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Sin City Duke: Met moves `Rigoletto’ to Las Vegas
“At first you get a shock. Why and how?” the German soprano said. “But I think it works perfectly for the U.S.A., so they have a real American `Rigoletto.’”
The first of Giuseppe Verdi’s three great middle-period triumphs has been shifted to New York’s Little Italy, Federico Fellini’s Rome, modern-day Hollywood and even the Oval Office. Now it will take place amid dazzling Sin City lights and not in the Renaissance Palazzo Ducale when Michael Mayer’s version of the 162-year-old classic opens Jan. 28.
“Many people are a little bit scared about it, because they just see or hear about Las Vegas,” Polish tenor Piotr Beczala said.
The Met, known for having a conservative audience, has seen divisive debate unfold on its Facebook page. The 200th anniversary of Verdi’s birth is Oct. 10, and a segment of fans abhors regietheater, where the director reinterprets the original creation.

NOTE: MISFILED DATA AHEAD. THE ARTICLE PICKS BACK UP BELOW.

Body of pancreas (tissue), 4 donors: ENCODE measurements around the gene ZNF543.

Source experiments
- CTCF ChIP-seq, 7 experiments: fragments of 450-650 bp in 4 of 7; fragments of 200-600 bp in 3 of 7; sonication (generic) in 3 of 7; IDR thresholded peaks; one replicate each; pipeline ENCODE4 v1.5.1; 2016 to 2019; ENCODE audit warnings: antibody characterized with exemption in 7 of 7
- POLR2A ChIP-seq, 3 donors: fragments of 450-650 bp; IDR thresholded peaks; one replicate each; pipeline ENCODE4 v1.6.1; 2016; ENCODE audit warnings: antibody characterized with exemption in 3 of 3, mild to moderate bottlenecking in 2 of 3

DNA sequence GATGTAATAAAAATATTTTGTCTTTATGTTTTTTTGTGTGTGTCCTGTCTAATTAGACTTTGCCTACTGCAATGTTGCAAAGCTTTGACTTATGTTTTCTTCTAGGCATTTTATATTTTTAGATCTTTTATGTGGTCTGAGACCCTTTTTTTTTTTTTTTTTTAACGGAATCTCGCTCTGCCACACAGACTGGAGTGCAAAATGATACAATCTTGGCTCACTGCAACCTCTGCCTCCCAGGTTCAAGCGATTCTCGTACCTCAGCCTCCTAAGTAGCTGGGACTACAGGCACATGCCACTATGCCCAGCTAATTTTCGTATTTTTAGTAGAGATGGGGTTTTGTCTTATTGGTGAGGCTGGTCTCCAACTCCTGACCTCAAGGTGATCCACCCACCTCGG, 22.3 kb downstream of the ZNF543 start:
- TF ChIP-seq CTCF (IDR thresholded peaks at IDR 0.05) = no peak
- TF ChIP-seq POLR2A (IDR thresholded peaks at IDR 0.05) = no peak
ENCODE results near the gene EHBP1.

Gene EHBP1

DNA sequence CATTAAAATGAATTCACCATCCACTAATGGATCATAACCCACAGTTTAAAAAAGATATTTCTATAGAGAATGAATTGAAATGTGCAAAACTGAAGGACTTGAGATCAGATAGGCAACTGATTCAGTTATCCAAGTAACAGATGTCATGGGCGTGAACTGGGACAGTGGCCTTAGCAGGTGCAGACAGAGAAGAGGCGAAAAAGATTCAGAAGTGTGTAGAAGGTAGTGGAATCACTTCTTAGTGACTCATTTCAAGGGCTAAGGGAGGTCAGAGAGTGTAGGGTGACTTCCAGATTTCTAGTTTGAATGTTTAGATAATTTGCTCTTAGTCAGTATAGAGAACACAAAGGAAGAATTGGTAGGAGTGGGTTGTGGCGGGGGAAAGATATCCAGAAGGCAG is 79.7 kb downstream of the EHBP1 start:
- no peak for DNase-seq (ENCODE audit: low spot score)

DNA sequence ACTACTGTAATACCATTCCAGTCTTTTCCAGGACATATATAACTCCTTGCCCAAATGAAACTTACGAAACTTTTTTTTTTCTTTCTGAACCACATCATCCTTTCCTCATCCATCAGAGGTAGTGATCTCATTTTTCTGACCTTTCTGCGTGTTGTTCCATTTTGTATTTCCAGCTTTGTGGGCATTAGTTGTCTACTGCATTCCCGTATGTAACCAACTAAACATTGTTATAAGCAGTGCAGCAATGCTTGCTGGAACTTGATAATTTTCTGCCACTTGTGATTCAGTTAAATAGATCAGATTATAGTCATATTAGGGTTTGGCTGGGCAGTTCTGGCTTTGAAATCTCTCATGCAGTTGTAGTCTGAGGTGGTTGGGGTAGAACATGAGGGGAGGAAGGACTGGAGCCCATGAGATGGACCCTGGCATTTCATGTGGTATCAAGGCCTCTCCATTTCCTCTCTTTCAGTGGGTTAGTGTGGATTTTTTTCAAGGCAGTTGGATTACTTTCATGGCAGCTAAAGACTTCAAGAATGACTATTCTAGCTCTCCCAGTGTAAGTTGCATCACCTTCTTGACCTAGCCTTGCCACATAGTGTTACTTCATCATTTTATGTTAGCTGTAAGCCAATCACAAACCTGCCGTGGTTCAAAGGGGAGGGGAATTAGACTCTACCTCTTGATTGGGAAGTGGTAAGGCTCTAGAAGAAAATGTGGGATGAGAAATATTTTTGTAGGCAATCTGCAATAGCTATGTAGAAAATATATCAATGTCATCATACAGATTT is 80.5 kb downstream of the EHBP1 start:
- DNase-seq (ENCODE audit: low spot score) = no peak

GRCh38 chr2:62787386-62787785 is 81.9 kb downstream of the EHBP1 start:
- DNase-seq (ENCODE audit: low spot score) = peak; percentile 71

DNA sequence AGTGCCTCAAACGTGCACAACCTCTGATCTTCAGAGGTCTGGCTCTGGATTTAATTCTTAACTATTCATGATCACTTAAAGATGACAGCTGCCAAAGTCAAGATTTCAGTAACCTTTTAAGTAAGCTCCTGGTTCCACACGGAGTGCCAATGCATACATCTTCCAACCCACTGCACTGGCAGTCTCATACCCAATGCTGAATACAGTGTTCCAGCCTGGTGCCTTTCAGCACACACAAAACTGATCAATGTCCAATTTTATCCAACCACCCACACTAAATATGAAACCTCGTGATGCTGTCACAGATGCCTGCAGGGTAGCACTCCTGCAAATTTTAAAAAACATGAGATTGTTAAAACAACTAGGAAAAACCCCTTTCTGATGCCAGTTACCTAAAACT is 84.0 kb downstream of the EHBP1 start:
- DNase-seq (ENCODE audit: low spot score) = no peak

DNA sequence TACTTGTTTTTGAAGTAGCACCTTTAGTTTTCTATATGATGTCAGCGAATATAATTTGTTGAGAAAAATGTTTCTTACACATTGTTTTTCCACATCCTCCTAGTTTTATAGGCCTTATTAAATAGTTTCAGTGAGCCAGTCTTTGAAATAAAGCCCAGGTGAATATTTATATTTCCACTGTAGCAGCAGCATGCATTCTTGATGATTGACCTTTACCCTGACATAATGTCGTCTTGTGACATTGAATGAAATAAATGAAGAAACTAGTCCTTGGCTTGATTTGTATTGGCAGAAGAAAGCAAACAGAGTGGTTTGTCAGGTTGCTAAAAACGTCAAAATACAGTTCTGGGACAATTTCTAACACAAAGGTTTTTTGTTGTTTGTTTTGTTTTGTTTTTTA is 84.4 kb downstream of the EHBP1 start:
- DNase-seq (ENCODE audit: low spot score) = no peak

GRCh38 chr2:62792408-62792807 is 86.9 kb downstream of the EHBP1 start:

“I know that there are some people who come to boo new productions, particularly new productions that are of staple repertory pieces,” Met General Manager Peter Gelb said. “My expectations and hopes are that this will work and that it will be grand and spectacular and dramatically right and a good platform for these three great singers.”
Michele Mariotti conducts.
“From the beginning, I was a little bit suspicious because I’m very traditional and a classic-oriented guy,” Lucic said during the final week of rehearsals, “but now I’m enjoying this very much.”
To replace Otto Schenk’s traditional 1989 staging, Gelb at first hired Swiss director Luc Bondy, whose grim vision of Puccini’s “Tosca” prompted intense booing when it debuted on the opening night of the 2009-10 season. A co-production with the Wiener Festwochen and Milan’s Teatro alla Scala, Bondy’s “Rigoletto” opened in Vienna in May 2011 with a dark 19th-century setting, and Gelb decided to drop it. He called Mayer, who won a Tony Award in 2007 for the rock musical “Spring Awakening,” and asked him to make his opera debut.
The Duke is now a casino mogul/lounge singer on the Strip. Mayer suggested Beczala think of Frank Sinatra for the Duke and Lucic think of Don Rickles and Joey Bishop for Rigoletto, a cigarette-smoking, hunchback comedian rather than a court jester. Marullo is akin to Dean Martin and Borsa to Peter Lawford.
Mayer cautions they are mere templates, not actual representations.
“We’re really living in a world right now that celebrates Las Vegas all the time in the movies and TV,” he said. “It’s just a cultural touchstone for all of us to represent a decadent place with power, money, glamour, sex, crime.”
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